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Farm Bill Amendments Would Cut SNAP; Disproportionately Affect Latino Children

cross-posted with the North Carolina Council of Churches

Last week, while senators in Washington indicated their overwhelming support for the Farm Bill through a preliminary floor vote, farmworker families throughout the Southeastern U.S. toiled long hours in the summer heat. After 14-hour days in the fields, many farmworkers return home pesticide-ridden, underpaid and empty-handed — financially unable to provide adequate food for themselves and the hungry mouths that await them.

What many don’t know about the hotly-debated “Agriculture Reform, Food, and Jobs Act of 2012,” commonly referred to as the Farm Bill, is that more than 80% of the bill’s funding goes to nutritional programs. One such program is SNAP, or the Supplemental Nutrition Assistance Program (formerly known as food stamps). This bill would slash $4.5 billion in funding from SNAP over the next ten years.

SNAP has faced a bad rap in recent years, but Dottie Rosenbaum, a senior policy analyst at the Center on Budget and Policy Priorities, thinks much of the criticism has been exaggerated: “In my view, one of the biggest myths is the claim that some people make that SNAP is growing out of control and is contributing in a substantive way to the deficit,” she says. “To the extent it is growing, it’s for reasons that we very much understand — it’s about addressing the needs of people in a bad economy.”[1]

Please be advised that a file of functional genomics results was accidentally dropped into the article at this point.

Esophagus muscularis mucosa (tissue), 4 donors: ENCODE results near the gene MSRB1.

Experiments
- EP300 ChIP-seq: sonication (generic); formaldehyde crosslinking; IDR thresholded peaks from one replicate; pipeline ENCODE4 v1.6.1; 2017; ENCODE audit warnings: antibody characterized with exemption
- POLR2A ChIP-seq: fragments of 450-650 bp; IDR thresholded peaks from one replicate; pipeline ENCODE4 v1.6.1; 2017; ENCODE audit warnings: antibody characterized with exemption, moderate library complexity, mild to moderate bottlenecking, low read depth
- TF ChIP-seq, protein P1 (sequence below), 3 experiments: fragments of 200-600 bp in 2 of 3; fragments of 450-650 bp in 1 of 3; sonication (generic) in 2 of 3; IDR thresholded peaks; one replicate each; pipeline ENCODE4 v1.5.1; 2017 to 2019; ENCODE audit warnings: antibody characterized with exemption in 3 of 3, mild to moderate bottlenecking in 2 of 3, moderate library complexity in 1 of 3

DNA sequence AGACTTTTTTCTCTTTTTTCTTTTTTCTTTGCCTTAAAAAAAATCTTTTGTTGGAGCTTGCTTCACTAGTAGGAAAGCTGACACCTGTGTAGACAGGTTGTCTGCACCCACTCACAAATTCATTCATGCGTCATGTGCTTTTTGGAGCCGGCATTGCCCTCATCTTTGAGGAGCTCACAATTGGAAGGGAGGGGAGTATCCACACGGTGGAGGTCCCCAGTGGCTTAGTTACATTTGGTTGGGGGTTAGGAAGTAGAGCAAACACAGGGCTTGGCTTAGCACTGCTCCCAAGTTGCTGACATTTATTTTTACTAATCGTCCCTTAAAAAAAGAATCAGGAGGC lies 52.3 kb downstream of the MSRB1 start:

According to the Congressional Budget Office, this cut would result in an estimated $90 less a month on average for groceries for those families who are in need of assistance.[2]

What’s not being said is how these cuts, combined with a recent amendment to the bill, would impact farmworker families in particular. The amendment, proposed by Sen. Jeff Sessions (R-AL), the ranking member of the Senate Budget Committee, would require that every person in a household show proof of citizenship before anyone in the home applies for SNAP.[3]

This means that if just one member of a household does not have proper identification, no one in the family is eligible for SNAP.

Both multigenerational families living under one roof and Latinos in mixed status families–those including a parent who is undocumented or  is a legal permanent resident but not yet eligible for benefits — would suffer. This would inordinately affect Latino children who would otherwise be eligible for the program but more than half of whom have at least one immigrant parent.

During an interview with MSNBC’s Al Sharpton on Thursday evening, Sen. Kirsten Gillibrand (D-N.Y.) argued against Sen. Sessions’ amendment, referring to the first book of the New Testament: “In Matthew 25, the first question Christ asks on Judgement Day is, ‘Did you feed the poor?’ It’s unacceptable that we have Republican advocates who are saying it’s immoral to support food stamps.”[4]